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Greki if we continue this conversation are you going to start throwing out wild scenarios like when the world ends in 2012 or the one where computers were supposed to mess up in 2000? The scenario in which "what if we didnt have xxxx" is not a really valid one. If -ANYTHING- advances in technology and google allows MORE people to have access / learn / respond / do things that they couldn't. Example being someone who is horrible at math can learn how to use a tool that would enable them to do the necessary mathematics for whatever their situation is. Someone who is bad at reading could have a program to read to them, and someone who doesn't know how streets work can have their Google maps. Killing general knowledge? Nah, just making it more easily accessible.

This hits me in a funny spot because I made an assumption about an older generation not wanting to share information, vs the younger generation always eager to learn and teach. (Work related, long story, and no offense to anyone).
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#9
dsenette

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But this is trading skill for skill. In the case of the calculator, for example: If kids are allowed to use a calculator from a very young age, then they don't get the real mental practice to reason problems effectively. They'd skip and not master the basics if they use the calculator early on because then they wouldn't have enough practice since they'd probably be advancing at a faster pace than perhaps their maturity could let them absorb.

math and verbal skills and such shouldn't be considered general knowledge. and it's not actually discussed in the original article listed. learning basic math skills (addition, subtraction, multiplication, division, exponents etc...) should always be taught. but i wouldn't count them as general knowledge skills. now, i don't know about you but i've never used calculus in real life. on occasion you could suggest that i've used algebra on a semi regular basis, but not advanced algebra. i've never had to factor anything for example. so why should i need to know that by hand? if i can do it with a calculator or the interwebs then it should get me by the one time that i ever need to do it.
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#10
epics

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unfortunately one of the definitions of general knowledge involves lower grade education. which from what I recall is tedious English classes that tell us how things that sound a certain way are spelled completely different, and math classes that show us 500 different ways to deal with a fraction or decimal.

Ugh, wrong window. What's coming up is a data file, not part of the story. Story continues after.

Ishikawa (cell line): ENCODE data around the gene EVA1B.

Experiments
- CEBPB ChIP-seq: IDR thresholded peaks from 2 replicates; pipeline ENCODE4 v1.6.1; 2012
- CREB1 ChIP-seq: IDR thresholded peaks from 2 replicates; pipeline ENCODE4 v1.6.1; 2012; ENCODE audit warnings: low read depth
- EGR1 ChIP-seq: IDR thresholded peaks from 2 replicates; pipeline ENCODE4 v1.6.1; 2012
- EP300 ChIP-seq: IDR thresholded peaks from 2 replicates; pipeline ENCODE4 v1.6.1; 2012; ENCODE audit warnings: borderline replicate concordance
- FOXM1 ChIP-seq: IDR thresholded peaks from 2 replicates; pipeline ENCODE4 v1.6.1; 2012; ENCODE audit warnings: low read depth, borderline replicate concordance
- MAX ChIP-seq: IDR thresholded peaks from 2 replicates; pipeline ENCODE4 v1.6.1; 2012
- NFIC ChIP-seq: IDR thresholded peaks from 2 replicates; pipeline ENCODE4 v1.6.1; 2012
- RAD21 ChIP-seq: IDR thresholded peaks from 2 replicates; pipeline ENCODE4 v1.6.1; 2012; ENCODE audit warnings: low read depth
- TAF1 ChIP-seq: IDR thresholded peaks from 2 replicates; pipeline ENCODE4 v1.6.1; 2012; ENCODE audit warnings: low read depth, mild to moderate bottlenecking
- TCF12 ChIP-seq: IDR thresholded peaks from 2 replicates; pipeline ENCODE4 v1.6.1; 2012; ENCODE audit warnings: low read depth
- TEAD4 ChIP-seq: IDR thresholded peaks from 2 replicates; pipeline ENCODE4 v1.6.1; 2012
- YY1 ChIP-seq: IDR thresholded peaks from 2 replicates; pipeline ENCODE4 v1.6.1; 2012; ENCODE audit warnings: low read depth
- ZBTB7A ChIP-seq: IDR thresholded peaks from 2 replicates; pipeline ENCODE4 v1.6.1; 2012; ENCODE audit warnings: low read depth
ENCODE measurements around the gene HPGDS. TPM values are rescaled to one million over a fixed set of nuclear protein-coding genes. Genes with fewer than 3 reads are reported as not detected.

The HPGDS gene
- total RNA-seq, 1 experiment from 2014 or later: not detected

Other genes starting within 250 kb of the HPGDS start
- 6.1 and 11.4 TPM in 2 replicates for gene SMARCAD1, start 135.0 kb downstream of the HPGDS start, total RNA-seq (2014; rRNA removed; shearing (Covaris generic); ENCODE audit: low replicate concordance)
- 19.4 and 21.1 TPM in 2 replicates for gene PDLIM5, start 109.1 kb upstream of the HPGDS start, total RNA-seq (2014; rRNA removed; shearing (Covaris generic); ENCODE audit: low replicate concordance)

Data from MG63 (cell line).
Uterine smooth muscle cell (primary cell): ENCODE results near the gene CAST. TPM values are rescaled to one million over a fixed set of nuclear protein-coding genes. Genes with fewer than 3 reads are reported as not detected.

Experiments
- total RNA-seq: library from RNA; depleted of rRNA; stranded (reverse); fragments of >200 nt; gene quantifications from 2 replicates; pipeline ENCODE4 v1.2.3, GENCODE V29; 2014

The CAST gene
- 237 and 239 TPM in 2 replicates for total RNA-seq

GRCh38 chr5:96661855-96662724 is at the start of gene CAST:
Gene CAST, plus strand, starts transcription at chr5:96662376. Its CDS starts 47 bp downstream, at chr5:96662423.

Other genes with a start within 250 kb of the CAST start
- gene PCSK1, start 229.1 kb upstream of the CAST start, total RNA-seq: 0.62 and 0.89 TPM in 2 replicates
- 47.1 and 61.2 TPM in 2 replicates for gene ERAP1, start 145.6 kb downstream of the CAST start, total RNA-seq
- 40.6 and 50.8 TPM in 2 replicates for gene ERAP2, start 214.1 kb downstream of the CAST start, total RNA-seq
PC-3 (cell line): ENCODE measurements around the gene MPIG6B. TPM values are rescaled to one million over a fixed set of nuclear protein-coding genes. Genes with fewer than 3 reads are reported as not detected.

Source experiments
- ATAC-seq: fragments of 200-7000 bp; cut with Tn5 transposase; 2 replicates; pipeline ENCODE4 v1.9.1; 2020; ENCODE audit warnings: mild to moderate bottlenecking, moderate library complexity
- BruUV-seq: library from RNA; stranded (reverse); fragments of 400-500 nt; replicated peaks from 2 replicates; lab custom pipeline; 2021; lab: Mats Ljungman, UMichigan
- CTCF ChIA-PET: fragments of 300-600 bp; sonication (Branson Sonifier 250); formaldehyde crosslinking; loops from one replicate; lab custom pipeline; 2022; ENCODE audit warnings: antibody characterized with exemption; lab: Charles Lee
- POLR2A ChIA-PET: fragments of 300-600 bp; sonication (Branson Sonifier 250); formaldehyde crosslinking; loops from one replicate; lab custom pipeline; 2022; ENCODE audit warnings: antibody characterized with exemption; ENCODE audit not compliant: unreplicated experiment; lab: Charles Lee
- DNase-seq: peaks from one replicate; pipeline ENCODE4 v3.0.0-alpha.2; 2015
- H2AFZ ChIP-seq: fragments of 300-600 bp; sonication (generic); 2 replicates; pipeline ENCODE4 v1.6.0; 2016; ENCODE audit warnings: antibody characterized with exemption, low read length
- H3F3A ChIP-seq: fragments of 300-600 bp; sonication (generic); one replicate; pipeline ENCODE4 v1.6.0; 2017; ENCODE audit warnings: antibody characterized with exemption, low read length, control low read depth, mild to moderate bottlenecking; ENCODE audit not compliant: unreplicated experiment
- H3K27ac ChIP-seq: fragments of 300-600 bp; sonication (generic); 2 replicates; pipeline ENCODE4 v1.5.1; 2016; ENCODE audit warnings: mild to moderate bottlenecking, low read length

edit: and art class -.- the most annoying of all. (teacher did not believe I was colorblind and would get upset when i would read the colored pencils) God I hated grade school.

Edited by epics, 07 July 2010 - 10:05 AM.

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#11
Greki

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Greki if we continue this conversation are you going to start throwing out wild scenarios like when the world ends in 2012 or the one where computers were supposed to mess up in 2000? The scenario in which "what if we didnt have xxxx" is not a really valid one.


I wouldn't go as far as saying, "the world will end in such and such ways." But really, you don't have to go to those extremes to have those scenarios. Just look at natural disasters; they happen every year in some place or another, no matter whether that place was far into technology or not.... Or can you really tell me that people affected by the Indonesian Tsunami in 2004 had perfect access to computers and google and whatnot?

But anyway, I do agree with you that Google does allow people to learn new skills. It is a wonderful tool that lets us get information on whatever. What concerns me is whether people will actually commit themselves to learn stuff if they start to believe that they'll always have access to internet and computers.

math and verbal skills and such shouldn't be considered general knowledge. and it's not actually discussed in the original article listed. learning basic math skills (addition, subtraction, multiplication, division, exponents etc...) should always be taught. but i wouldn't count them as general knowledge skills. now, i don't know about you but i've never used calculus in real life. on occasion you could suggest that i've used algebra on a semi regular basis, but not advanced algebra. i've never had to factor anything for example. so why should i need to know that by hand? if i can do it with a calculator or the interwebs then it should get me by the one time that i ever need to do it.